Stowaway, 85

All Stories Have Two Sides and if You Spend Enough Time Dealing with One, You’ll Eventually Hear the Other

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“It’s really nothing to worry about,” Pax explained to John, who was the only person on the ship with less sailing experience than him and therefore was obviously far more worried than he was. “This happens sometimes because as you may be aware, ships are transported across the ocean through wind, and sometimes the wind fails to blow because wind is, of course, a natural phenomenon that is reliant on various natural factors that are not always present and is also a lifelong, very spiteful enemy of mine, and sometimes it likes to go off and plot my demise. As a result, sometimes ships are becalmed, and it’s really nothing to worry about.”

John nodded along as Pax talked. “Yes, I understand that. Also you keep saying not to worry in a way that makes me think you’re very worried.”

Pax fixed him with a flat expression. “That’s just because you haven’t learned to properly interpret my encouragement yet. You’ll get there. But in the meantime, how much effort on a scale of none to world-ending would it take you to magically create wind that could blow the sails for us?”

John looked up at the sails as if considering, which he’d better actually be doing. “A lot more than you probably think,” he said after a second. “A gust of wind isn’t a big deal, but sustained blowing of wind strong enough to move a ship? It would be a lot easier to make a current because the ocean wants to move even more than air does, but even then, that’s a lot of effort, and a lot of brute force. I could do it, but not for a very long time before I’d pass out.”

Define a very long time for us, Nate asked, quite politely. He’d gotten better at being polite to John now that Pax was also being polite to him.

“Like…an hour, at the most,” John said, holding his elbows in a half hug. “And then I’d be useless for most of a week. I’m sorry, it’s just not an easy thing to do.”

Pax sighed, and cleverly avoided the joke that was by all appearances right there in front of him, but which was in actuality far beneath him. “It’s not your fault the laws of reality don’t align with our specific needs, don’t worry about it. And I mean that this time. Sharon?”

“It would be no easier a task for me than for him,” said Sharon thoughtfully, also looking at the sails. “Perhaps harder, even. I’ve no doubt I could summon more magic in terms of brute force and get the ship moving for perhaps a few hours, but that would be it.”

“Louis is coming back,” said Denver, leaning on the rail.

Louis’s large form approached them, rocking the ship with the gusts from his wings, before he shifted back into a more shippable size and landed on the deck. He was breathing harder than Pax usually saw him, and shook himself all over. “It’s not just us,” he reported, sitting down on the step to the helm. “There’s no wind for kilometers in any direction.”

Leaning on the wheel, Natalie nodded. She looked up at the cloudless sky for a moment, then looked at Pax. “What do you think?”

“You know better than I do, as does Nate.”

“Consider it a learning experience.”

Everything was a learning experience, but Pax could do that. “I don’t think we should worry. Sometimes the wind doesn’t blow. It’ll be back in a day or two and if it’s not, then we can work out getting Sharon and John to move us a few kilometres at a time.”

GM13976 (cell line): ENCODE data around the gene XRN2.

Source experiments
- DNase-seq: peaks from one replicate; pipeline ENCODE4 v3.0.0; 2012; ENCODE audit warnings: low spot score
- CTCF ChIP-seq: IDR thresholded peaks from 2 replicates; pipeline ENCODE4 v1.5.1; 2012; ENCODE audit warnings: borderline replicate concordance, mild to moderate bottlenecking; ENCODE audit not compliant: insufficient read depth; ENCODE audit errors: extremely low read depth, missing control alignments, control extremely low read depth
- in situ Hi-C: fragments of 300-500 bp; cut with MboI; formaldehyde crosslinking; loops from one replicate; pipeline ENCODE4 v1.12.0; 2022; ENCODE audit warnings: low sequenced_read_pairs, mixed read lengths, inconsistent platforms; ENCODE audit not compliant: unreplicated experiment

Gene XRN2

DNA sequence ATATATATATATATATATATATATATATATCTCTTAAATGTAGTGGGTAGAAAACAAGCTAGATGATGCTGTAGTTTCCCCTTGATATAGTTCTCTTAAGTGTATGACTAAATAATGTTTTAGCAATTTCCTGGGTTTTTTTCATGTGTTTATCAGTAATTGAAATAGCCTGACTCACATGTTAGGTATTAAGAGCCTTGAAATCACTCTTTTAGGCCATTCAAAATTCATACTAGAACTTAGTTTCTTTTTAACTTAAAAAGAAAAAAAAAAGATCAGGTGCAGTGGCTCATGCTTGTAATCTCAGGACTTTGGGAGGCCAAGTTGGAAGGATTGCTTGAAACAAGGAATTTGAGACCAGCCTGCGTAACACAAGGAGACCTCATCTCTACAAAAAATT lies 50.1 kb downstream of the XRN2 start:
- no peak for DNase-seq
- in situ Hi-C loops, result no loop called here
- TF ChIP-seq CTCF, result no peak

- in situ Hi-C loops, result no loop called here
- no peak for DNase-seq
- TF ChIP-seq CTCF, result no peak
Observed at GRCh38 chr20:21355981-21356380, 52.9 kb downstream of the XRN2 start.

That’s what I’d do too, Nate agreed, hand on Pax’s back.

“Right,” Natalie agreed. “That’s the right call. Tell everyone to sit tight. Cedric, get out the wine. We may as well all get drunk tonight.”

“Can do,” said Cedric, moving to leave the helm.

“Captain.” That was John. He was looking over the port rail, at the water. “There, uh, something there?”

“What kind of something?” Natalie asked, as they all moved to see what he was looking at.

“Well…it looks like a waterspout and feels like something that could kill us.”

Pax couldn’t speak to the second thing, but it did indeed appear that a waterspout was forming just off the side of the ship, the otherwise still water frothing and bubbling in one spot, causing ripples that were rocking the ship just gently. Pax took out a knife, and felt Denver do the same. “The Sea King?”

“No,” John said, shaking his head. “It’s definitely not him. The Sea King’s never been this subtle in any of his lives, and this magic is…slippery. I don’t recognize it at all.”

“I do,” said Sharon, sounding not nervous in the way the captain never sounded nervous. “Not specifically, but in general. It’s a merperson. Their magic is quite distinct.”

“Their entrances aren’t usually this dramatic either,” Pax reflected. Merpeople appeared sometimes, being that it was the ocean and that was where they lived, much like how sometimes dragons appeared on mountains or cows appeared in fields or humans appeared in brothels. But usually they just poked their heads out of the water or swam alongside the ship. This was all a bit much.

Pax appreciated it, honestly. It was fitting.

The bubbling water bubbled over into the waterspout John had predicted, rising five metres or so in the air and then bending down in a way that waterspouts generally didn’t. Louis grabbed Denver as Pax pulled John back, trusting everyone else to also step back with him, which they did. The water hit the deck, making all their feet and also everything else wet, but Pax didn’t care so much about that as he did about the merperson standing in the water. The spout collapsed on itself, making a wave that rocked the ship, but not so much as to take Pax’s carefully trained sea legs out from under him, and certainly not so much as to prevent him from keeping his knife steady.

They were tall for a merperson, almost the same height as John. They were skeletally thin, with scales of a dark green that faded into black on their stomach, face, and inner arms and legs. The fins on their arms, legs and spine looked sharp but probably weren’t, but their teeth and claws probably were. Their eyes were big and round and closer to the sides of their head than the front, and turned in their sockets, taking them all in. “Greetings,” said the merperson in very formal Gronnde. Merpeople lacked secondary sexual characteristics that were recognizable to humans, and didn’t have clothes or hair either, and nor did they have the human gender binary as Pax understood it, though they did have gender.

“Welcome to the Coral Witch,” said Natalie, inclining her head through the steam that was dissipating from around her and Sharon. They weren’t wet, at least not anywhere Pax could see. “What can we do for you?”

I recognize him, Nate muttered.

The merperson blinked, a clear film sliding over their eyes and back as they looked around. “Your vessel is named the Coral Witch?” they asked. “That is…apropos, for those who would combat the Sea King. In this, we would be allies.”

“You’re an enemy of the Sea King,” Pax said, putting his knives away. There wasn’t much point in having them out against a magic user anyway, not that that was stopping Denver, which was fair, because sharing an enemy didn’t make them allies. “That’s very interesting, considering we don’t know much about you, including, up until very recently, that you existed. Considering you have substantial magical power and could have helped us in our various confrontations with him.”